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Those people who believed that the election of Senator Harding to the Presidency would mean the death of the League of Nations may now take hope. The situation is not nearly so dark as it is painted. The Republican platform pledges the party to work for an international organization in the interests of peace, and it does not condemn as an entirely the present existing league. There is no longer any need for misrepresenting the Republican position which is so evidently at variance with the claims of both Johnson and Cox.
With the greatly increased Republican majority in the Senate, the prospect of getting some kind of a league is greatly improved. There will be enough Democratic senators to offset the votes of the "irreconcilables" and these gentlemen can be mustered for a non-partisan settlement, if those who say they are for a league are really for it.
What sort of a league will it be? That will depend entirely upon circumstances in the Senate and abroad. France expresses her sentiments through her press as being most sympathetic toward any changes in the covenant of the League which America might ask before she joins. On the other hand, she will find it "much more difficult to adhere to proposals for the abandonment of the league entirely, looking forward to the formation of some other form of association." France's attitude is echoed by the other League members.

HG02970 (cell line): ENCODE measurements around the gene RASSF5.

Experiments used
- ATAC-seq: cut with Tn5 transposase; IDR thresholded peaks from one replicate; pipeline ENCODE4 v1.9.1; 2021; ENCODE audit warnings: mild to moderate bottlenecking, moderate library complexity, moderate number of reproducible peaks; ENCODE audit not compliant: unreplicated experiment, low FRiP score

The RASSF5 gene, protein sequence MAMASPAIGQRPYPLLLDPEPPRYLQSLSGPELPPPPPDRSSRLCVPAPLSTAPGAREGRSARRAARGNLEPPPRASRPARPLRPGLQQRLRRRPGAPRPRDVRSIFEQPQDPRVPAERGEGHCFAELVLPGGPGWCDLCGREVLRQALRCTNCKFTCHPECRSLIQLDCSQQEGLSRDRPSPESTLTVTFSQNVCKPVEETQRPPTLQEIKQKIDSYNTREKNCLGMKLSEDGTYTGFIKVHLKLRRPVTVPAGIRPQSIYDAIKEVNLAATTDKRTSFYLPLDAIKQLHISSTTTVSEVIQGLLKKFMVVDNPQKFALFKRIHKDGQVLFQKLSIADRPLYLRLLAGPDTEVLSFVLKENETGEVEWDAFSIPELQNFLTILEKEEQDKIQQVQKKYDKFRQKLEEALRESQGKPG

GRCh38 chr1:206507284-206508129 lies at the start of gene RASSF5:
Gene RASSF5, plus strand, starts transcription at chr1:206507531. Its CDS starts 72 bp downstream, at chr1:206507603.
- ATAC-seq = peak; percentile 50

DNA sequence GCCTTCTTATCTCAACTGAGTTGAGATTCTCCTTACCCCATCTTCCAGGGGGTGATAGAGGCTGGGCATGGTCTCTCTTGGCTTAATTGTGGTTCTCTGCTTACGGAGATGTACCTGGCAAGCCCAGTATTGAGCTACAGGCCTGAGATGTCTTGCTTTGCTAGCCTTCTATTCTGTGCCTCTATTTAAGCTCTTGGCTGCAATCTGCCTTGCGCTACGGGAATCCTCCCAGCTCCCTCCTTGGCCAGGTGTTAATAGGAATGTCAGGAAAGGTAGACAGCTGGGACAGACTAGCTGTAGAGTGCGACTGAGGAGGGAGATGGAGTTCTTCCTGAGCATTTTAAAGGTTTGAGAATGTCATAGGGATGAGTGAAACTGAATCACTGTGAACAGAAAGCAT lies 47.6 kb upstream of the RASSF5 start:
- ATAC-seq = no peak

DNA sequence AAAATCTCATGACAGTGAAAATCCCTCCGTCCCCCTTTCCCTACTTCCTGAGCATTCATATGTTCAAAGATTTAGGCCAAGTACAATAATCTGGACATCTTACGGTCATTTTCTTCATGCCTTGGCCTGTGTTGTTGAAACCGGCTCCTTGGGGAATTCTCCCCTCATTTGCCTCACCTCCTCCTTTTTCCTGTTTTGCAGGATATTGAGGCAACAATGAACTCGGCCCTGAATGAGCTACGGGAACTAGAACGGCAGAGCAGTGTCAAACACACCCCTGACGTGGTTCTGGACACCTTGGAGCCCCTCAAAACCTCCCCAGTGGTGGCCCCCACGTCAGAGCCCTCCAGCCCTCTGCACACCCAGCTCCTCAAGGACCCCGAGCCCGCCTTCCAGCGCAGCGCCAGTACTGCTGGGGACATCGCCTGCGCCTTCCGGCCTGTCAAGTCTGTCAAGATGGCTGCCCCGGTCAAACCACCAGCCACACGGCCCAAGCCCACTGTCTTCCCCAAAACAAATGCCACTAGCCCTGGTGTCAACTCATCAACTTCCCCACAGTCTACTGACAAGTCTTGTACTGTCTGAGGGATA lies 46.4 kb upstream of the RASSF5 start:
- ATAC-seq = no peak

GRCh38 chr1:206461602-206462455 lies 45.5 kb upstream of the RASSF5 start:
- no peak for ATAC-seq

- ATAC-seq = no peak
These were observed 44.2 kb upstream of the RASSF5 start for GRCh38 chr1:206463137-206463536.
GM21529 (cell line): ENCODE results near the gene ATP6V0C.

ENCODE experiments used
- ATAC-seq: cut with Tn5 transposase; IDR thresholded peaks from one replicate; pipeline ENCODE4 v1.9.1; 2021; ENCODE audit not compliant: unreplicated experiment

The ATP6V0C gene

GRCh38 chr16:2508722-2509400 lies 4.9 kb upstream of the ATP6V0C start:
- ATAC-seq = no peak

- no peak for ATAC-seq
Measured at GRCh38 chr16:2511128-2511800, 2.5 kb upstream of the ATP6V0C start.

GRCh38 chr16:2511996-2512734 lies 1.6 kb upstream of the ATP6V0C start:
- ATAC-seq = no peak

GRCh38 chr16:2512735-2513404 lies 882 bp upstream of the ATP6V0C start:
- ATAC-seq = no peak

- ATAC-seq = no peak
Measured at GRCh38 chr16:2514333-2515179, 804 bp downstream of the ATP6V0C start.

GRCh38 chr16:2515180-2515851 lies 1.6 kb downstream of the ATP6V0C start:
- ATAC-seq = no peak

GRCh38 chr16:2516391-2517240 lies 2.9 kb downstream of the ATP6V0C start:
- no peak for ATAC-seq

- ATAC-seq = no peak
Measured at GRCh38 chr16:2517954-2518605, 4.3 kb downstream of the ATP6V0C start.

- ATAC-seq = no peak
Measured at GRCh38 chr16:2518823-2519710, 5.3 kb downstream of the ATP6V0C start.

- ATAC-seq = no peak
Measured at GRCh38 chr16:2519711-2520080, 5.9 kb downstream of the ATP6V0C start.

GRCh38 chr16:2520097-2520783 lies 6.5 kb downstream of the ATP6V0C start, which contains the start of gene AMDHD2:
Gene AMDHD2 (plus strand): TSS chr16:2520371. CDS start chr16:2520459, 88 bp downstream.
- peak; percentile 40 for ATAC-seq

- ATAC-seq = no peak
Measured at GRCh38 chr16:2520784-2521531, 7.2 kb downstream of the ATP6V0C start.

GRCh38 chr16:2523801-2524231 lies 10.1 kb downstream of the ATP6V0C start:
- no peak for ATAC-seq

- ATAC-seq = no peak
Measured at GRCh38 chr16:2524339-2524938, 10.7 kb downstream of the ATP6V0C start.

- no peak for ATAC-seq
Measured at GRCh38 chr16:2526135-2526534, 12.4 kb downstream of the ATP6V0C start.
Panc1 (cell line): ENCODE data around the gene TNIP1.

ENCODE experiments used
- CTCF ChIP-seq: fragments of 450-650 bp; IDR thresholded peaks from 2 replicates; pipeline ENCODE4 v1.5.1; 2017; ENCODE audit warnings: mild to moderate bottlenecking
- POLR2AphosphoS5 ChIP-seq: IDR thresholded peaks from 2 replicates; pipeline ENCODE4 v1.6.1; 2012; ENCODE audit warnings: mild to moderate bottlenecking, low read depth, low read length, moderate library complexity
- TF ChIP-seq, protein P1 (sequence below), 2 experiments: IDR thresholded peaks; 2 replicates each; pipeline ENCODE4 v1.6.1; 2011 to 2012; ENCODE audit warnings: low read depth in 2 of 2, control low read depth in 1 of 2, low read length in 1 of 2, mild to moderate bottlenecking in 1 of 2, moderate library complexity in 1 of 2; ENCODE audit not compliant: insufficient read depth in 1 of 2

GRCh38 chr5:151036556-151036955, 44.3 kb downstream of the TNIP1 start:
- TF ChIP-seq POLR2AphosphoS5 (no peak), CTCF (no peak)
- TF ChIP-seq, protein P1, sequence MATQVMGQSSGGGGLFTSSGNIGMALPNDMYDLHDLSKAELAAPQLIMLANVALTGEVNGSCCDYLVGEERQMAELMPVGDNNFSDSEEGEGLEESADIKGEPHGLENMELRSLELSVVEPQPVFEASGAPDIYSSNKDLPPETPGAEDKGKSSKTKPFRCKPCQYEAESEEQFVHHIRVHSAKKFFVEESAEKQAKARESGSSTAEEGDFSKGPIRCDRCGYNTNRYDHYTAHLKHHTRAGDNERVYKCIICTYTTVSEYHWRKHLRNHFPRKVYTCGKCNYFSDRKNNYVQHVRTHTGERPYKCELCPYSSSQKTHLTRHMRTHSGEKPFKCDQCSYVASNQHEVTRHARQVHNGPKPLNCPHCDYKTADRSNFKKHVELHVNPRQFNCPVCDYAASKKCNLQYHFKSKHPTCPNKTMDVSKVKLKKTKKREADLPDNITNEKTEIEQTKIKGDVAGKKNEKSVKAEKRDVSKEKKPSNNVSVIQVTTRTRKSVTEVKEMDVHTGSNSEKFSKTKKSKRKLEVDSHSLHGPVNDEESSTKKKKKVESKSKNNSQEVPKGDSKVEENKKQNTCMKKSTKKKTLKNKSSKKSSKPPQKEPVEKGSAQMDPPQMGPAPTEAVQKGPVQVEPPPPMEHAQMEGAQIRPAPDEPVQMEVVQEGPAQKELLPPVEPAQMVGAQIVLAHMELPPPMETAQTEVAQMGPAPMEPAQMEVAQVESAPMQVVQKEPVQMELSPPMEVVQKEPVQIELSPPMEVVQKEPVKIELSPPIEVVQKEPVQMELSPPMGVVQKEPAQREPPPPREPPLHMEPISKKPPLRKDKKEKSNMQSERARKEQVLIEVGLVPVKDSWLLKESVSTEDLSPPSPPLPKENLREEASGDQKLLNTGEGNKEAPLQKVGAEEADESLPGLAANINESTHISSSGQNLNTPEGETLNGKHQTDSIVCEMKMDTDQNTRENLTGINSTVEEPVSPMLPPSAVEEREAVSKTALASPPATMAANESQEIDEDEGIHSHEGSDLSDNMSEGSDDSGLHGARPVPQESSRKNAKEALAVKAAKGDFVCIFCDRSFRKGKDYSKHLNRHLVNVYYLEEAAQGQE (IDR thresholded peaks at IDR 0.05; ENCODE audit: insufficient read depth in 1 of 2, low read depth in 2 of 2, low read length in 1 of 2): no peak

The easiest way, then, is to enter with proper reservations the league that is. At present, it may be improperly based and crudely put together, but it contains elements which are good. Furthermore the practical difficulties of negotiating for a new association are great. The course to be followed should be not so much a matter of principle between a new organization and the existing one with reservations as of the conditions which will be met with in the pursuance of either course. Practical friends of the League, however, should not despair but should be disposed to accept either plan according as the one or the other seems most likely of success.
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